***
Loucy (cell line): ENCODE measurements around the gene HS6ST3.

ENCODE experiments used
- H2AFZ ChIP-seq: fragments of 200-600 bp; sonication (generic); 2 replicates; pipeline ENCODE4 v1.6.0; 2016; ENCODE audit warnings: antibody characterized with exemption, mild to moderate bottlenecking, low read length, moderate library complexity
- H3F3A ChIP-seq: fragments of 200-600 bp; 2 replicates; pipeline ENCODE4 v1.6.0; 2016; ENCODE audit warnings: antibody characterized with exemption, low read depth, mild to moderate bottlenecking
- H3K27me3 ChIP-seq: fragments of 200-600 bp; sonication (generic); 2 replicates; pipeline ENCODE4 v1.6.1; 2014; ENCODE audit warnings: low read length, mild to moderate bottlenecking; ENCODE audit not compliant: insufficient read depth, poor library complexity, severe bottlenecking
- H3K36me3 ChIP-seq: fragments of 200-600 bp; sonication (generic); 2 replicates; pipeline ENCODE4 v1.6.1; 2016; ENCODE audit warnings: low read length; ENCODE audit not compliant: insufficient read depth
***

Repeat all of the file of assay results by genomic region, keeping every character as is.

Loucy (cell line): ENCODE measurements around the gene HS6ST3.

ENCODE experiments used
- H2AFZ ChIP-seq: fragments of 200-600 bp; sonication (generic); 2 replicates; pipeline ENCODE4 v1.6.0; 2016; ENCODE audit warnings: antibody characterized with exemption, mild to moderate bottlenecking, low read length, moderate library complexity
- H3F3A ChIP-seq: fragments of 200-600 bp; 2 replicates; pipeline ENCODE4 v1.6.0; 2016; ENCODE audit warnings: antibody characterized with exemption, low read depth, mild to moderate bottlenecking
- H3K27me3 ChIP-seq: fragments of 200-600 bp; sonication (generic); 2 replicates; pipeline ENCODE4 v1.6.1; 2014; ENCODE audit warnings: low read length, mild to moderate bottlenecking; ENCODE audit not compliant: insufficient read depth, poor library complexity, severe bottlenecking
- H3K36me3 ChIP-seq: fragments of 200-600 bp; sonication (generic); 2 replicates; pipeline ENCODE4 v1.6.1; 2016; ENCODE audit warnings: low read length; ENCODE audit not compliant: insufficient read depth